The beloved disciple does not start out being gripped by the truth of love conquering death. John, like the rest of us, starts out as a new convert. As a novice disciple, he wants to know that he is doing things the right way, that he is in the inner circle, that there’s a clear demarcation between those who are with Jesus and those who are not.
I’ve been there. Maybe you have too. It’s a condition known well by those in the first steps of spiritual formation. This tendency has its usefulness: I know who I am by thinking and acting in this way. Most of us know what this feels like. We prefer simple, clear rules.
Then comes a moment when those simple, black-and-white categories fall by the wayside. For John, it comes when Jesus says, “Whoever is not against us is for us.”
What? Doesn’t Jesus mean “Whoever is not for us is against us?” That’s what we thought was true.
The good news is that those tired polarities no longer work. They did not work for Jesus, nor do they now. Jesus calls us to move beyond simplistic ways of seeing. He asks us to behold the world with his eyes and to discover the truth behind “Whoever is not against us is for us.” He is not speaking geopolitically. He speaks from the divine heart, urging John the beloved to wake up and recognize that divine love encompasses everyone and everything.
The good news is that Christ and our Christian communities guide us into deeper, more complex ways of seeing the world. Choosing to be on God’s side rarely means excluding those who do not think or act like us.

Beloved Christ, I offer my mind, my heart, my body, my soul, that they may be renewed by your love and life. Amen.

Pray the Scriptures Using Audio Lectio
Read Mark 9:38-43, 45, 47-50

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Lectionary Week
September 24–30, 2018
Scripture Overview

The Jewish people have faced possible destruction numerous times. The story begins not with the Holocaust in Europe but far back in history during the time of Esther. The wicked Haman plots to wipe out God’s people, but God saves the people through Esther’s courage. The psalmist praises God for this kind of salvation from seemingly impossible circumstances. Although we may not face genocide, we have our own struggles. James encourages us to pray with faith, believing that God can and will answer. Our prayers are powerful, James assures us. Jesus teaches us the importance of letting nothing stand between God and us. Using vivid hyperbole, he admonishes us to put the pursuit of God above everything else and to support others in that same pursuit.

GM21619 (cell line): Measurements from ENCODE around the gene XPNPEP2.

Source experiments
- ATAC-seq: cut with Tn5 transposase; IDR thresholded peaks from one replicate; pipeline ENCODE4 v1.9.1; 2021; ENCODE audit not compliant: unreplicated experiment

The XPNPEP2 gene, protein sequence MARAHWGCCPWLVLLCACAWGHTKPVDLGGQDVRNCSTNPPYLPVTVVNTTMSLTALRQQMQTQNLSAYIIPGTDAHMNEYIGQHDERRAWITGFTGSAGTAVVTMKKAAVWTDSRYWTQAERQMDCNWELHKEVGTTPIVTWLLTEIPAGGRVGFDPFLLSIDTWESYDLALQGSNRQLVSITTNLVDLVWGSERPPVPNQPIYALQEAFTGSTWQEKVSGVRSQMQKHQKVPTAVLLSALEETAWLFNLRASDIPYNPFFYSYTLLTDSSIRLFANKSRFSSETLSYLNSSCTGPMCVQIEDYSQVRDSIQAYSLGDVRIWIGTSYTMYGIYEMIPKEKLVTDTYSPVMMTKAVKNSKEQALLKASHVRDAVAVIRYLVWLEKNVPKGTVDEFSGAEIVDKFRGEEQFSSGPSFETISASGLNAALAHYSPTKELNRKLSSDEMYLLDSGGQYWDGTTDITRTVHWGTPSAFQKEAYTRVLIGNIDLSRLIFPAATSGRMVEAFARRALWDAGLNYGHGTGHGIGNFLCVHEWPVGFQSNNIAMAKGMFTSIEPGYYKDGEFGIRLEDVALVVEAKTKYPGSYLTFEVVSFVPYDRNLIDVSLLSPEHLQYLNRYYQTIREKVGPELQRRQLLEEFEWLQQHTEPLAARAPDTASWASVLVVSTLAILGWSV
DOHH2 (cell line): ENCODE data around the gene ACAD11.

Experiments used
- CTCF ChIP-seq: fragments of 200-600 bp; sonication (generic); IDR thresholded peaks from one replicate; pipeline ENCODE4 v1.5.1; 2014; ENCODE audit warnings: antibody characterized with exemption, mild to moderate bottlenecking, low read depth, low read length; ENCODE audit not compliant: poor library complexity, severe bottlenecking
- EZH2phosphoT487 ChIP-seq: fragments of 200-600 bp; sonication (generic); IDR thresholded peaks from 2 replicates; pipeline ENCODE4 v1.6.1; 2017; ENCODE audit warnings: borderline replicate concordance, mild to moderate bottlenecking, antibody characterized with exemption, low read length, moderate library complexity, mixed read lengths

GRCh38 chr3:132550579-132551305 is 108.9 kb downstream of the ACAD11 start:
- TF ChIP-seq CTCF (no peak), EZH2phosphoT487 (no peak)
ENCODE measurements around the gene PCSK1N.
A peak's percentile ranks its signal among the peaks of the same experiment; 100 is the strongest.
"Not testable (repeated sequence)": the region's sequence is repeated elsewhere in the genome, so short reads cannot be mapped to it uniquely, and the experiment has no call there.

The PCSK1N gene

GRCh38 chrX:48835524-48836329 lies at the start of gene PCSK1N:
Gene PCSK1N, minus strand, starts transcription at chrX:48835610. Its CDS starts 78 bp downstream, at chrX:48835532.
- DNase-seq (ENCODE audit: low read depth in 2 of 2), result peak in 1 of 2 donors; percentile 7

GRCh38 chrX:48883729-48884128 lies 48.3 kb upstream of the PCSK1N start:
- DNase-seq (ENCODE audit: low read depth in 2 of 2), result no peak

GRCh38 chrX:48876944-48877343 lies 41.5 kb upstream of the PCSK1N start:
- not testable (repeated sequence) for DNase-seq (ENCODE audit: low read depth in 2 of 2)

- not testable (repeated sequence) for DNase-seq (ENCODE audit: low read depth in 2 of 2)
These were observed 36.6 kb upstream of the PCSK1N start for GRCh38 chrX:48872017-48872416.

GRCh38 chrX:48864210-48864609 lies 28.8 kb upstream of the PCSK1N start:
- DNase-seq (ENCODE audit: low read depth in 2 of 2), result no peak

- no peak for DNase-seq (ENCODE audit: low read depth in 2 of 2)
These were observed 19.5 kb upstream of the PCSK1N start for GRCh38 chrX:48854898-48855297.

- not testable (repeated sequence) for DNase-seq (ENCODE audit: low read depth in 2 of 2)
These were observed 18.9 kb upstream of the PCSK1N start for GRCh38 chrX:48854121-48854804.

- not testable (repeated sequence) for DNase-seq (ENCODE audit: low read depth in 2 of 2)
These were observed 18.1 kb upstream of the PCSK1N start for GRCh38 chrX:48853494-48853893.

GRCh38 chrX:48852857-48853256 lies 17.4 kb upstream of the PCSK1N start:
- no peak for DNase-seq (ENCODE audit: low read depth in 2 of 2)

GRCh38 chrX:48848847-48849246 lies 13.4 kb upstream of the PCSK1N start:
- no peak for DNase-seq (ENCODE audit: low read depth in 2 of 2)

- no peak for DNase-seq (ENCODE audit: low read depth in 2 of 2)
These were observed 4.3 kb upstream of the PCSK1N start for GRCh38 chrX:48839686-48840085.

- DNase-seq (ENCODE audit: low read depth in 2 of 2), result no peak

Questions and Suggestions for Reflection

• Read Esther 7:1-6, 9-10; 9:20-22. What traditions extend your memory?
• Read Psalm 124. God created heaven and earth. How do you choose to be on God’s side, the side of creation?
• Read James 5:13-20. When has God’s abiding presence allowed you to experience some sense of cheer despite your suffering?
• Read Mark 9:38-50. Whoever is not against you is for you. How can you share God’s love with those outside your inner circle?

Respond by posting a prayer.

This season, Whitney R. Simpson has given us the gift we must open: a clear, accessible invitation to connect with the divine spark that is within us. This is the best present: being present for Jesus’ birth, God made human.”

Learn more about our newest Advent resource, Fully Human, Fully Divine here.